The children spit on the hinge to keep the gate from squeaking.
The Radley gate is not the most attractive thing in the world. Like most everything at the Radley house, it is in disrepair. It is “hanging crazily on its homemade hinge.”
One night, Dill and Jem decide to “peep” in the Radley window to get a look at Boo. Scout does not want to do this. She asks them why they waited until the night. Their logic is unassailable. It is better to look in at night because they can see more easily, but no one can see them. Also, if they die they will miss school instead of vacation.
With that, I had no option but to join them. We thought it was better to go under the high wire fence at the rear of the Radley lot, we stood less chance of being seen. The fence enclosed a large garden and a narrow wooden outhouse. (Ch. 6)
The children are trying hard not to be seen or heard, so a squeaking gate is very dangerous indeed. It is Dill’s idea to spit on the gate, and all three children spit themselves dry. Jem opens the gate successfully, unfortunately the children are heard and Nathan Radley comes out with a gun looking for a prowler.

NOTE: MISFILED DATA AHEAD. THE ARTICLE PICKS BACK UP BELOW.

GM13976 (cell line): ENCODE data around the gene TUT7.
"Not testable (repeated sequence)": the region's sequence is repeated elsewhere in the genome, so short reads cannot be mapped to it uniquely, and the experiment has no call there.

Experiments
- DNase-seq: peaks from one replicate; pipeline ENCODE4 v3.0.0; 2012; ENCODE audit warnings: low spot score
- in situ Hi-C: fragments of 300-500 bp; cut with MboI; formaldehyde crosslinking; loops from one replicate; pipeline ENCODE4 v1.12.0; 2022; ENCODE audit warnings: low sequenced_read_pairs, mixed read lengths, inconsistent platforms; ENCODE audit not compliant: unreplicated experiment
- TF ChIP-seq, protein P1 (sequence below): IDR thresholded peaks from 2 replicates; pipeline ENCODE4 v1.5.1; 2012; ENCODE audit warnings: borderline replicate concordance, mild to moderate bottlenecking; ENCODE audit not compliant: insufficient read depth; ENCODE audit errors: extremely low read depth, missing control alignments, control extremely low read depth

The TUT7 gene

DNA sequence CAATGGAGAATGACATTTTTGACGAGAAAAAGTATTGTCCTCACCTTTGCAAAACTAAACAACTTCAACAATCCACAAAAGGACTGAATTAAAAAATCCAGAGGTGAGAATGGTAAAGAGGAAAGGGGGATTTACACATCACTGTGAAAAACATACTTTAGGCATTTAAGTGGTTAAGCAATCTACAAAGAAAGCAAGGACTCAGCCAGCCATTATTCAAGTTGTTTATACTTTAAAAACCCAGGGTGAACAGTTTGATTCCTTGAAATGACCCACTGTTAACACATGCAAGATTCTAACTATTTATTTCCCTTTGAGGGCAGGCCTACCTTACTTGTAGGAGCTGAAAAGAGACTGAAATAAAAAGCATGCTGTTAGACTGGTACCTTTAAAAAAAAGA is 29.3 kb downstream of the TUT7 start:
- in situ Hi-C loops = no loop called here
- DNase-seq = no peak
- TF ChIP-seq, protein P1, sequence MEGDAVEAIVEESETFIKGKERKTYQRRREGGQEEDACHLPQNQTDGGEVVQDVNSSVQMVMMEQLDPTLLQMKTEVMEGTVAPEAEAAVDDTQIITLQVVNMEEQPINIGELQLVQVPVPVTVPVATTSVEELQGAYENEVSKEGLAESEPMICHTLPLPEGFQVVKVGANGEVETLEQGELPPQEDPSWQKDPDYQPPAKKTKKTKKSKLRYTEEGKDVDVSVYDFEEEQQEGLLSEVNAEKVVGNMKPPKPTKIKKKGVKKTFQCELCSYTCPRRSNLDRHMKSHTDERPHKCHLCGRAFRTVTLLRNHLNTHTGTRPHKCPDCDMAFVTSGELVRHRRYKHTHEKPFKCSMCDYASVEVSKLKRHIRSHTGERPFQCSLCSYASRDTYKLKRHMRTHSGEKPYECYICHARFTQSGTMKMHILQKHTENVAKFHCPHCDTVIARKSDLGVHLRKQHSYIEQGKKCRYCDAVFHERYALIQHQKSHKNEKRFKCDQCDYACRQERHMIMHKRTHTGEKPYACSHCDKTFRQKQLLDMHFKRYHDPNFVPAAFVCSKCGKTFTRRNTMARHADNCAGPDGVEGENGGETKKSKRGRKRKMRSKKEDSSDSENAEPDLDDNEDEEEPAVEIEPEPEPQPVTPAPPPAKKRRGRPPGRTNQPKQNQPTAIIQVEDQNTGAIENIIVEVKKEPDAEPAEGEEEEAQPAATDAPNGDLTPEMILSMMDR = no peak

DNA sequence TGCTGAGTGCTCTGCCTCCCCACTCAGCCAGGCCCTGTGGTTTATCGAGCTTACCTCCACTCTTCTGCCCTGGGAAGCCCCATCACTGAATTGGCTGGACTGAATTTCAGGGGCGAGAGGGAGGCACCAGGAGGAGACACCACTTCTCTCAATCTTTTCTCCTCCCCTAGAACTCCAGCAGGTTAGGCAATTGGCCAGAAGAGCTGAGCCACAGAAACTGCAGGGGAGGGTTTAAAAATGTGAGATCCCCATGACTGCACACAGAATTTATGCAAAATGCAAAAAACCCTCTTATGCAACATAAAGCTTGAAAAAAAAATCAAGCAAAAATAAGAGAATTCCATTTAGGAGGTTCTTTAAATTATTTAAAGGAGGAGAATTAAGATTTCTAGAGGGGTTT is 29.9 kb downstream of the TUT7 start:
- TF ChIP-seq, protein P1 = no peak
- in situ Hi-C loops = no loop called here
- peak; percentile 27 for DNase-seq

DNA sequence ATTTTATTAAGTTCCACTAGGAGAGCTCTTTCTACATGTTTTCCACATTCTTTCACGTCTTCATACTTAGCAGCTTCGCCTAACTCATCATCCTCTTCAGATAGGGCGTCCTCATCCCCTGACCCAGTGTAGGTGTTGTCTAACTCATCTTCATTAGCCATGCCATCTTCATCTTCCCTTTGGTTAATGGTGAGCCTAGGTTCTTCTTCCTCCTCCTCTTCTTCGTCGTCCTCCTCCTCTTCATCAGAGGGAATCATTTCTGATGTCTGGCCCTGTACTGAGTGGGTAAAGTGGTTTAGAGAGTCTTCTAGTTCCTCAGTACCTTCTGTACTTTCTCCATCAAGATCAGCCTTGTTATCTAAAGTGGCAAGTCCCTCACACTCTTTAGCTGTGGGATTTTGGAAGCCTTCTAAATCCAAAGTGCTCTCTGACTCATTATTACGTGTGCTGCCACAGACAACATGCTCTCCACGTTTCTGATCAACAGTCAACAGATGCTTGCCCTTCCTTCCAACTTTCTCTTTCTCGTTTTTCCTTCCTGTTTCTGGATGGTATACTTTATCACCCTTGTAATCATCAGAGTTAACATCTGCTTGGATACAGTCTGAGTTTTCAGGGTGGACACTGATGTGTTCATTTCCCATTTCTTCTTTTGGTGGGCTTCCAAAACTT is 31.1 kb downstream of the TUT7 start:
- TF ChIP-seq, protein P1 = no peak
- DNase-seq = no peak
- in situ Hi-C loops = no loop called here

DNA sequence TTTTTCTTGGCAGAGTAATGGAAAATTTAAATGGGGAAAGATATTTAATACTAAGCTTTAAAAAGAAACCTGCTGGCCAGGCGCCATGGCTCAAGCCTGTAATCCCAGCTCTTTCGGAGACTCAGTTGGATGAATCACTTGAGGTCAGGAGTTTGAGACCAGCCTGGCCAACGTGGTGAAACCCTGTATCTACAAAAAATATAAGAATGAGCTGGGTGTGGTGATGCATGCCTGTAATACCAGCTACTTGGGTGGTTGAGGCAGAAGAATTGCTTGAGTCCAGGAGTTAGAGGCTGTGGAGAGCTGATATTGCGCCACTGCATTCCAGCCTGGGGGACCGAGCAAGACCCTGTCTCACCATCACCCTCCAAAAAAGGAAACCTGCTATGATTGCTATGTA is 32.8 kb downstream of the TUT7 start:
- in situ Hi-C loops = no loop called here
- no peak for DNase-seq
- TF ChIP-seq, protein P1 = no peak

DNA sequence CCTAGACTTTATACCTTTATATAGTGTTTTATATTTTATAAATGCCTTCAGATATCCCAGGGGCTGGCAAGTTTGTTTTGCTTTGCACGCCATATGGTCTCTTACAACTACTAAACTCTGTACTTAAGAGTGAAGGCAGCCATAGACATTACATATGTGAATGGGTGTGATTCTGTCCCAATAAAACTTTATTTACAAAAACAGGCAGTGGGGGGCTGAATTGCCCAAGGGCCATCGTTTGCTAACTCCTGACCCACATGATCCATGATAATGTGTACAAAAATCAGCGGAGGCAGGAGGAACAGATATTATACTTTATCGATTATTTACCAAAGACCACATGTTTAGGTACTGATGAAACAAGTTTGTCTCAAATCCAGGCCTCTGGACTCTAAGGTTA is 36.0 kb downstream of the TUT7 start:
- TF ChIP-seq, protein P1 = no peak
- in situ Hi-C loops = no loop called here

They run, and after they make it safely back Atticus and the other adults discover that Jem is missing his pants. He left them at the Radley place when they got caught. This leads to Jem needing to sneak out of the house at night and risk his life to get them back, so Atticus won’t find out what he did and be disappointed in him for not listening.
In chapter 6 of To Kill a Mockingbird, the children silence the squeaky garden gate to the Radley's backyard by spitting on it.
"We came to the gate that divided the garden from the back yard. Jem touched it. The gate squeaked. “Spit on it,” whispered Dill. “You’ve got us in a box, Jem,” I muttered. “We can’t get out of here so easy.”“Sh-h. Spit on it, Scout.”We spat ourselves dry, and Jem opened the gate slowly, lifting it aside and resting iton the fence. We were in the back yard."